Staunton, October 2 – The coronavirus pandemic continues to ebb and flow across the Russian Federation, but the increases are getting more attention because 60 percent of them have been in the city of Moscow, Deputy Prime Minister Tatyana Golikova says (sovsekretno.ru/news/golikova-nazvala-otlichiya-vtoroy-volny-koronavirusa/).
Moscow’s responses – school holidays, sending 50 percent of government employees home, and imposing large fines for companies that don’t send at least 30 percent of their staff to work at home – are having two consequences for Russia as a whole: sparking fears that the regions will soon face the same spikes and prompting officials to copy what Moscow is doing.
That is leading to the spread of “the specter of quarantine” across the country (svpressa.ru/society/article/277527/, forcing officials to deny that they plan to impose one and will do so only if the situation deteriorates, something they are increasingly inclined to blame on the failure of the Russian people themselves (regnum.ru/news/3080129.html).
Golikova for example points out that 80 to 85 percent of Russians who have become infected were not wearing masks or maintaining social distance at the time they were infected (regnum.ru/news/society/3077734.htmlregnum.ru/news/3079971.html
t.me/COVID2019_official/1627). That the real numbers are higher in both cases few doubt.
Feeding such conclusions are a new report by Rosstat that 45,000 Russians died from the coronavirus up to the end of August far more than twice the figure the Russian government has been using (echo.msk.ru/news/2718983-echo.html).
The pandemic is hitting different regions and different sectors very differently. Teachers are among the ones becoming infected now more than others, prompting suggestions that schools will go to distance learning rather than return from the fall holidays mid-October (openmedia.io/news/n2/uzhe-za-pervuyu-nedelyu-sentyabrya-kovidom-zaboleli-bolee-1000-uchitelej-oni-sami-vinovaty-zayavil-rospotrebnadzor/ and regnum.ru/news/3080101.html).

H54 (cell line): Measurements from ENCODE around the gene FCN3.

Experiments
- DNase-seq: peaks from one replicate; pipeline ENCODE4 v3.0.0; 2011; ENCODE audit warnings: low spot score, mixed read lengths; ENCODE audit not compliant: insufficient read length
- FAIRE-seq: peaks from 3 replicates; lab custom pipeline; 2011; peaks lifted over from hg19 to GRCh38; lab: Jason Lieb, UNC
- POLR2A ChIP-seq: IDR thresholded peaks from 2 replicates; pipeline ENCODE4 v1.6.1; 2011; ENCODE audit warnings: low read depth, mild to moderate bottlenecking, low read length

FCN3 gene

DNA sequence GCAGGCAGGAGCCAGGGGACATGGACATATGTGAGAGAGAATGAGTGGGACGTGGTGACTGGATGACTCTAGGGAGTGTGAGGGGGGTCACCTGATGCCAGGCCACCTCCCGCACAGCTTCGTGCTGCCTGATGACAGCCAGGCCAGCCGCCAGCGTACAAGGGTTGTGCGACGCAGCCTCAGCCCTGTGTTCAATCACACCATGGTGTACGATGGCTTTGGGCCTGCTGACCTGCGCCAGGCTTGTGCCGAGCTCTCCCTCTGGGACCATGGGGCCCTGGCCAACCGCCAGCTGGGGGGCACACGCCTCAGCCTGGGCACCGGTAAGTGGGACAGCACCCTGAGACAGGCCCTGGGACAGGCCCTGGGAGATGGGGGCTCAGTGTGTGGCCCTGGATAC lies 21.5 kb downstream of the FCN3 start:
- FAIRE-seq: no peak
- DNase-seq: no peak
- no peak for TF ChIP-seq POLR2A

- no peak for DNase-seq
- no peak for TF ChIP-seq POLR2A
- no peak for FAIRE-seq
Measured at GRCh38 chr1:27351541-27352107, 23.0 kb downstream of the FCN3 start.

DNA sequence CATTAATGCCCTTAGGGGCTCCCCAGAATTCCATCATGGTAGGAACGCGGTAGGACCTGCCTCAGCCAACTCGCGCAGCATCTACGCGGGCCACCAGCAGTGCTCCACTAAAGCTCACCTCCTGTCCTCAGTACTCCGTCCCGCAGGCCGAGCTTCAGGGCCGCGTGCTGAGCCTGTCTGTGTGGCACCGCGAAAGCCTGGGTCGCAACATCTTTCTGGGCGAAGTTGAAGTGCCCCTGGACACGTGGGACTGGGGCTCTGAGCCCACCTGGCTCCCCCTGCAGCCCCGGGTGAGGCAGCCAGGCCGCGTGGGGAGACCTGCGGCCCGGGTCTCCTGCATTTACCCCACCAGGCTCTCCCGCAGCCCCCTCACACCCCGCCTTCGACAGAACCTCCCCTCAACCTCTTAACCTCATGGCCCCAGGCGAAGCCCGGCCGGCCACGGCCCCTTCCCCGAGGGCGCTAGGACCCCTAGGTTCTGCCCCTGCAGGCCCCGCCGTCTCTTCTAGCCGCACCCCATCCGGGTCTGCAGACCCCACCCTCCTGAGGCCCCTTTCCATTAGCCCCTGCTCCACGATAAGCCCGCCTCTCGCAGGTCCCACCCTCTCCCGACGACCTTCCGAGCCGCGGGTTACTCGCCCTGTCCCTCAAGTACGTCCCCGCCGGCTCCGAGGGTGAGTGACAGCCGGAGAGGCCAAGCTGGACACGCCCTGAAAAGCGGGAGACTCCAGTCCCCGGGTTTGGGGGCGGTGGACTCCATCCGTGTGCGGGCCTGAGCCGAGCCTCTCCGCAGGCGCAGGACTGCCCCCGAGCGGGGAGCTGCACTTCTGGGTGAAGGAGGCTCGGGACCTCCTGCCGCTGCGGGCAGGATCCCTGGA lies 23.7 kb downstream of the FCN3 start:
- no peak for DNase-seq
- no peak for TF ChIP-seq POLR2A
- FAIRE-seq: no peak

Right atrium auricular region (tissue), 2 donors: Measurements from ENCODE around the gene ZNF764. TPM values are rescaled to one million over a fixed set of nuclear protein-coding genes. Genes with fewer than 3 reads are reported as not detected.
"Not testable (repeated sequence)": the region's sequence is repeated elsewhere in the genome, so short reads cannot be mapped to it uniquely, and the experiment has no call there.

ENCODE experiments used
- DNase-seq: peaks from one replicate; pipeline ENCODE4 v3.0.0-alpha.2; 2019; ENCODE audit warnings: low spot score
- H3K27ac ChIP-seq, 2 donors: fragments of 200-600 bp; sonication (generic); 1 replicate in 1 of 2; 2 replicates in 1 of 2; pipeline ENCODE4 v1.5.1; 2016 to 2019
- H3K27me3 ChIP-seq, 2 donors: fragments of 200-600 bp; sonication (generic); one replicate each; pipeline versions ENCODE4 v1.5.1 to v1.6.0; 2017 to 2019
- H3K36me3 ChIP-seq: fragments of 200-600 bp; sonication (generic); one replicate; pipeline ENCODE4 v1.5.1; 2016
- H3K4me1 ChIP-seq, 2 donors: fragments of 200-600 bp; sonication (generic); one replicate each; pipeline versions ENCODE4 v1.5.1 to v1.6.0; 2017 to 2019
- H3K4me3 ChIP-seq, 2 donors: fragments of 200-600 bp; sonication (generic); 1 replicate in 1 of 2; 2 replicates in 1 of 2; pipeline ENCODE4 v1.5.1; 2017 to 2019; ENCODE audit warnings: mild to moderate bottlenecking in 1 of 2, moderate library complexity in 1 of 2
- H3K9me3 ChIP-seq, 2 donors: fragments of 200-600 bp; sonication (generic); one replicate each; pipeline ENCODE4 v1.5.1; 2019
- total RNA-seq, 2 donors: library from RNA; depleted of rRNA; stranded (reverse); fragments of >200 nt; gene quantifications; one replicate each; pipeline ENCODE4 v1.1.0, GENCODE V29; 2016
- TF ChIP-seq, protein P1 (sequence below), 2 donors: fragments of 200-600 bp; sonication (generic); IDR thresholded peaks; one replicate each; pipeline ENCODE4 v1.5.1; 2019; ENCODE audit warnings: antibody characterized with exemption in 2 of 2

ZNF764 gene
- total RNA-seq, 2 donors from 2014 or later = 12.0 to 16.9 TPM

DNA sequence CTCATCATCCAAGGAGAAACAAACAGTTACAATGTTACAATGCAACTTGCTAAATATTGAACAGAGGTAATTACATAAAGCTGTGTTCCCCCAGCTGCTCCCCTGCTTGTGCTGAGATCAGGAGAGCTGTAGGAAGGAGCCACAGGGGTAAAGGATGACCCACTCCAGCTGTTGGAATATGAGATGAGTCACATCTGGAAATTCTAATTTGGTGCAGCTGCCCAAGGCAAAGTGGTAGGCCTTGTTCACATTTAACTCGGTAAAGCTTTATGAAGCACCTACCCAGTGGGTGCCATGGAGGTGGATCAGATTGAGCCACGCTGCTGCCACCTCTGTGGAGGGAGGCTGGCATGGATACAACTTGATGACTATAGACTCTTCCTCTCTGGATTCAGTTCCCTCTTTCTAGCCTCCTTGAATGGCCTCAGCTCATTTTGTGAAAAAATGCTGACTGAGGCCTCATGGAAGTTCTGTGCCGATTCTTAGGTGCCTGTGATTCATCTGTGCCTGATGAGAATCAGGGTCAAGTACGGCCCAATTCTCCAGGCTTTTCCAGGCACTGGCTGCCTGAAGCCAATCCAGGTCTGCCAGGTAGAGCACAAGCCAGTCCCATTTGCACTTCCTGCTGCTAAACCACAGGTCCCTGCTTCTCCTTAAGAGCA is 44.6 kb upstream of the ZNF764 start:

Russian government media have played up a statement by the WHO opposing a new lockdown as counterproductive (regnum.ru/news/3080542.html), but these same media have carried articles warning risk groups like the elderly to self-isolate already, leading many to conclude that more restrictions will be on the way soon (regnum.ru/news/3079783.html).
The news on the economic front continued to be grim. Rosstat confirmed that the Russian GDP had fallen eight percent during the second quarter compared to a year earlier (kasparov.ru/material.php?id=5F7773824A226), the government’s bankruptcy holiday extension means that many other companies which are owed won’t get paid (regnum.ru/news/3080389.html), and having people work from home is pushing down spending on goods and services (regnum.ru/news/3079749.html).
One especially depressing detail: restrictions are killing off many of the movie theaters in Moscow. If there is a new shutdown, dozens of them are projected to close forever, industry officials say (iarex.ru/news/77794.html).
The Russian authorities continue to use the pandemic to impose tighter controls on the population, Freedom House says in a new report (svoboda.org/a/30869999.html). The latest example: Magas has refused to allow a demonstration in support of Ingush political prisoners (fortanga.info/2020/10/myakiev-ne-soglasovali/).
Meanwhile, in other pandemic-related developments from Russia today,
· Vladimir Putin has send a message to President Donald Trump wishing him speedy recovery from the coronavirus (regnum.ru/news/3080041.html).
· Just Russia head Sergey Mironov has called for the establishment of a free service to provide testing for the coronavirus and other infectious diseases (regnum.ru/news/3079894.html).
· And Russia’s leading political cartoonist, Sergey Yolkin, has published a cartoon showing a man marooned on a deserted island expressing dismay that he has been told he must work at home for weeks to come (newprospect.ru/sergey-yolkin-o-vtoroy-volne-epidemii).